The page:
Isn’t Jesus the answer to that question – what God in us should look like?
Minerd states that this means the move to divinization – and this is certainly an Eastern view, but he says it is also a Thomist view, even more than happiness or beatitude. But it is deeper than that, that it is the gift of grace that we are living God’s life.
The very object of faith, hope, and charity – which are the soul, then, of every other act that we have, is God in His Trinitarian mystery. Everything else downstream of that is just changed.
Charity = love. Man’s highest purpose is beatitudo: fulfillment through other-regarding action. Or, in shorthand, love. Once man’s purpose – or as Minerd earlier put it, living our destiny – is identified, then natural law flows from this.
And people will want this put into words. Call it the precepts of the natural law.
I am only about a third of the way through this three-hour discussion, but this post is long enough. I understand what Minerd is saying, but in the end, doesn’t this still result in some recognition of how we should treat others, of our relationship with God, etc.? In other words, some rules or precepts (call them guidelines, if this is preferable)?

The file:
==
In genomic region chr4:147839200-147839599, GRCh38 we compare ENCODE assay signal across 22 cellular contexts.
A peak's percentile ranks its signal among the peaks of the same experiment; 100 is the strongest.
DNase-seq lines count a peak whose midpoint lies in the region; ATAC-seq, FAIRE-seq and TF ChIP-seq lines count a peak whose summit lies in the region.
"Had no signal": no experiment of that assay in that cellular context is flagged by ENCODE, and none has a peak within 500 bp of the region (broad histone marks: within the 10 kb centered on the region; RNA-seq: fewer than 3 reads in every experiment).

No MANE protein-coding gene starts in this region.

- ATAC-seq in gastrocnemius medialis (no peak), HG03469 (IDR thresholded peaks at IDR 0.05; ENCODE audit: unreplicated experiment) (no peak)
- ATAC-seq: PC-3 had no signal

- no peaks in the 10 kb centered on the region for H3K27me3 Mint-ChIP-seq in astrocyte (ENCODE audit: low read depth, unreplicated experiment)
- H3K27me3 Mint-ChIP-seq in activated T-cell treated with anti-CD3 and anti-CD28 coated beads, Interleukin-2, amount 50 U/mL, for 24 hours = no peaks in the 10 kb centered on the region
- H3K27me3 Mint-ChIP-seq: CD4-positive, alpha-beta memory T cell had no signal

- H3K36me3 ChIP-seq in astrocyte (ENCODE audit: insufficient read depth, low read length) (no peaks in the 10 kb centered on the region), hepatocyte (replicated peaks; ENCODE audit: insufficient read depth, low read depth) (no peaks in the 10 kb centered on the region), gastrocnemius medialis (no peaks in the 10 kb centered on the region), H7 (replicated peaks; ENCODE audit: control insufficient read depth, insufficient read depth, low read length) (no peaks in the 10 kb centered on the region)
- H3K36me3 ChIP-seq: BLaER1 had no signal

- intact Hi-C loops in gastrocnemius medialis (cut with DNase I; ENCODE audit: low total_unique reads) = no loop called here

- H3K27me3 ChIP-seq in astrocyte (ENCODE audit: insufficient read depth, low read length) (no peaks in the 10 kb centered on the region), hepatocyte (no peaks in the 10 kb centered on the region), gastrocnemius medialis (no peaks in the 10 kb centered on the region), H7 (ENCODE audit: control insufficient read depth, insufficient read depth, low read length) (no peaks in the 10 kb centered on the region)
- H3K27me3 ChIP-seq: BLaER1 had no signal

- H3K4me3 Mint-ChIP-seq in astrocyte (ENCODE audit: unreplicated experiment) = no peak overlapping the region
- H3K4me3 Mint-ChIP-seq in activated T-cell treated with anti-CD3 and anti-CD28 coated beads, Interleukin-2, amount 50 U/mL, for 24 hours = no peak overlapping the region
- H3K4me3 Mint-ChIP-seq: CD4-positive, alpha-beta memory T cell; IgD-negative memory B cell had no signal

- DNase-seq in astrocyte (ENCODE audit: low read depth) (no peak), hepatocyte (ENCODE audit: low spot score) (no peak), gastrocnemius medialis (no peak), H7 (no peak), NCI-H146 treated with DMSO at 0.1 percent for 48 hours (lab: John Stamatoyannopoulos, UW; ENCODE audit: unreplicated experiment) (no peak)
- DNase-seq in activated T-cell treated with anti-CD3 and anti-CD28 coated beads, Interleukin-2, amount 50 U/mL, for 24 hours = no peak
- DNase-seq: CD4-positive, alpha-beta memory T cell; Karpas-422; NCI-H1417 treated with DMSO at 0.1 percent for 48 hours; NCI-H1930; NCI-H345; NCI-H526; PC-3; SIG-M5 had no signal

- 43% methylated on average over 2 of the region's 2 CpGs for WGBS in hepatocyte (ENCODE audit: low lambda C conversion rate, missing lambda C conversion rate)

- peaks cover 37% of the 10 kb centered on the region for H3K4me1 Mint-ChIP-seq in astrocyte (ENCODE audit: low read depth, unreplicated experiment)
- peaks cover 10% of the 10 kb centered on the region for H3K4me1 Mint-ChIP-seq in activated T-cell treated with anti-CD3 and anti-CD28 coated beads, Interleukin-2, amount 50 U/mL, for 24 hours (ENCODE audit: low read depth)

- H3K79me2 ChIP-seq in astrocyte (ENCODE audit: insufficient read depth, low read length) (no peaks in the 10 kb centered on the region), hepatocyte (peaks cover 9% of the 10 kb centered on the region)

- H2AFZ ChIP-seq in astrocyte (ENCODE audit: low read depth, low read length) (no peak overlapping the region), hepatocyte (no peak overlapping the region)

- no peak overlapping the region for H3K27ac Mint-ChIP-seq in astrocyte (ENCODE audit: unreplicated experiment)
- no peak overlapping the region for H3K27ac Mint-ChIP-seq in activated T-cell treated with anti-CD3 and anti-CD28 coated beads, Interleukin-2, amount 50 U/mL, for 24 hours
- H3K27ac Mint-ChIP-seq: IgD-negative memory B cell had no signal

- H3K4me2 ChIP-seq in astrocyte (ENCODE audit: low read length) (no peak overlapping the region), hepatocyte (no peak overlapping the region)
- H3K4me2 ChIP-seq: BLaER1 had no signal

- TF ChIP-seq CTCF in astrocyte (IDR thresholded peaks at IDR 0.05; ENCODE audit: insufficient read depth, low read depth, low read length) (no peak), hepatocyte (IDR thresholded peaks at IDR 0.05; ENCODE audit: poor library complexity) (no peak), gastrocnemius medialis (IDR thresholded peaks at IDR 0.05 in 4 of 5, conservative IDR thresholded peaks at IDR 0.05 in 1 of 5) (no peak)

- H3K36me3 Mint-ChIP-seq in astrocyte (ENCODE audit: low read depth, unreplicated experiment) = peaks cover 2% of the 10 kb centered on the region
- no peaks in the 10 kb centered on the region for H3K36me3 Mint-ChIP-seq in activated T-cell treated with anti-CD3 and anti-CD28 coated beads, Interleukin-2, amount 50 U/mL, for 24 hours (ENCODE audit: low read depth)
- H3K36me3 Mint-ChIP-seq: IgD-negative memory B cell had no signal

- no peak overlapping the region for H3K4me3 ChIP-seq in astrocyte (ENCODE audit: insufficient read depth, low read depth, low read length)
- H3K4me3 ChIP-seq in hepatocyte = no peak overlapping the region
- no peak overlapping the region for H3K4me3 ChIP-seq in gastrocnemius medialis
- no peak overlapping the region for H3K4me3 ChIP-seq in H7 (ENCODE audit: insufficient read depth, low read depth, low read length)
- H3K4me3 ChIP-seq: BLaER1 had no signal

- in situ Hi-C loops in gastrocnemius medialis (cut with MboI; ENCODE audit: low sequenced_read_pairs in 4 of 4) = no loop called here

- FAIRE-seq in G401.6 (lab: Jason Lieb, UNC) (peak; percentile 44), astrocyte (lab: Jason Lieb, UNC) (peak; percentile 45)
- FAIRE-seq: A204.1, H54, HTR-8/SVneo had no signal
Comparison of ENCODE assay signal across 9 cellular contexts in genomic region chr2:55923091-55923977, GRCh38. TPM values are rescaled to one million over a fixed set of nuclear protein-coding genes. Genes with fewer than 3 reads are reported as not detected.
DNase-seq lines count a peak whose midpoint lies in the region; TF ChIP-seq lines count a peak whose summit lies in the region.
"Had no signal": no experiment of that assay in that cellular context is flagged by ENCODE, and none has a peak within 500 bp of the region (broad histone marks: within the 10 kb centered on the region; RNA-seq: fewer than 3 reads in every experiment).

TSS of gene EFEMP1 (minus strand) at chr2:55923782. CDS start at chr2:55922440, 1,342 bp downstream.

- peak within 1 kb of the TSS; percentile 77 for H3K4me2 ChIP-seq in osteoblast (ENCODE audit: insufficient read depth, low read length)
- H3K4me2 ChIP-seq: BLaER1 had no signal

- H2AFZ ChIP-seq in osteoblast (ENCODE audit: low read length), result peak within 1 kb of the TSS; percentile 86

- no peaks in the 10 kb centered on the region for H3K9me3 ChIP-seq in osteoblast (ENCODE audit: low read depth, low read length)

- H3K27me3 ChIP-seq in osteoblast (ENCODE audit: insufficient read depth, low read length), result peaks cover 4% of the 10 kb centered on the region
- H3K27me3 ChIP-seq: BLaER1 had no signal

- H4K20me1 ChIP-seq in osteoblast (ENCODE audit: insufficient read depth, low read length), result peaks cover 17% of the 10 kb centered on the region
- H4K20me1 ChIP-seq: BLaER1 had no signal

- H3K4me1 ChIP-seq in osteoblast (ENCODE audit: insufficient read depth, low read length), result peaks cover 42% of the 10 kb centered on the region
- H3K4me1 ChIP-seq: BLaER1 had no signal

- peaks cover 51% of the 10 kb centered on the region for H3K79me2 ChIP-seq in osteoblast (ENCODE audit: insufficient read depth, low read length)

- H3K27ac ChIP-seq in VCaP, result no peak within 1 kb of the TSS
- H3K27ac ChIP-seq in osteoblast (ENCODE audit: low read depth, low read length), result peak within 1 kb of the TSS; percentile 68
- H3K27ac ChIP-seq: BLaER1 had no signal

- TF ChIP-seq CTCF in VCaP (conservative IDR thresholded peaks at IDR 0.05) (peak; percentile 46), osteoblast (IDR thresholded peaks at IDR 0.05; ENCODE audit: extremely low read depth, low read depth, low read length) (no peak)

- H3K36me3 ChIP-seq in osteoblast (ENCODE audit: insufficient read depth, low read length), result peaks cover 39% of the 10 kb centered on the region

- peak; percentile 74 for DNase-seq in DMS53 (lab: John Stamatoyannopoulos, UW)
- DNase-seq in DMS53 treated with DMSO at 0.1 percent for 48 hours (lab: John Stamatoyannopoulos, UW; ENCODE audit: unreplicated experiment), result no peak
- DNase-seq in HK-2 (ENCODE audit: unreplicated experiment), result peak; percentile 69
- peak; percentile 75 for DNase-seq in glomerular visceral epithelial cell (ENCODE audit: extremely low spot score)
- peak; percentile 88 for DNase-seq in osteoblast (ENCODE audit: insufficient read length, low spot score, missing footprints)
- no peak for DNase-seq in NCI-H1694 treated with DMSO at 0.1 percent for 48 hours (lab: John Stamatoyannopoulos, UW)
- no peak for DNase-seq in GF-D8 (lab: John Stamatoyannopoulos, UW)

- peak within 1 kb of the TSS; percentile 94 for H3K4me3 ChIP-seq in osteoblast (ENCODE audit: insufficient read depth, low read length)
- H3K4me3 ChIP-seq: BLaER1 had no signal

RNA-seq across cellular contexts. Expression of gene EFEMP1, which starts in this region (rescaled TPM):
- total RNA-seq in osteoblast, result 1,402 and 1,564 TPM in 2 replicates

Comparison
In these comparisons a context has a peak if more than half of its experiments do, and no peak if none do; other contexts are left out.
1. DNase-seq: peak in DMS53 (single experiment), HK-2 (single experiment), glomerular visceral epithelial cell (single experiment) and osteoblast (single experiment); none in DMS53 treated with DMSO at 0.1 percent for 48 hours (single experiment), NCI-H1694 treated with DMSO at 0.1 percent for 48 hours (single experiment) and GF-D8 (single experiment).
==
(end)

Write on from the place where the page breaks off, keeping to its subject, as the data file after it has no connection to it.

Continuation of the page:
Do we throw out “thou shalt not steal”? Is loving our neighbor optional? Am I now free to covet my neighbor’s wife? Do we not work to fulfill our purpose on this earth? Is that a rule to follow, or merely something to consider?
Perhaps as the discussion continues, this will be further explored. If so, I will come back to it.
I wonder - haven't Westerners been trying the whole "feelings over reason" thing for a while now, at least in the secular domain? The results are in, and they're not good.ReplyDelete
Reason applied to the world, on the other hand, pursued by men who had no particular reason to seek the Christian God, ended up leading them in the direction of that God.
It's a matter of personal inclination, sure, but... I'm deeply suspicious of anyone who tries to reach me by tapping into my feelings. It's something I associate with manipulation. I can see how others can be touched by a tradition that's more on the "feels" side, but I feel aversion towards that, in much the same way that an Eastern Orthodox might feel towards Scholasticism, I suppose.
I find danger in each, taken to extreme. I count it as a blessing that God has offered different ways to reach different people who have different inclinations and personalities.Delete
However, to avoid the danger of extremes requires godly, pious clergy. In this, every tradition demonstrates some lack.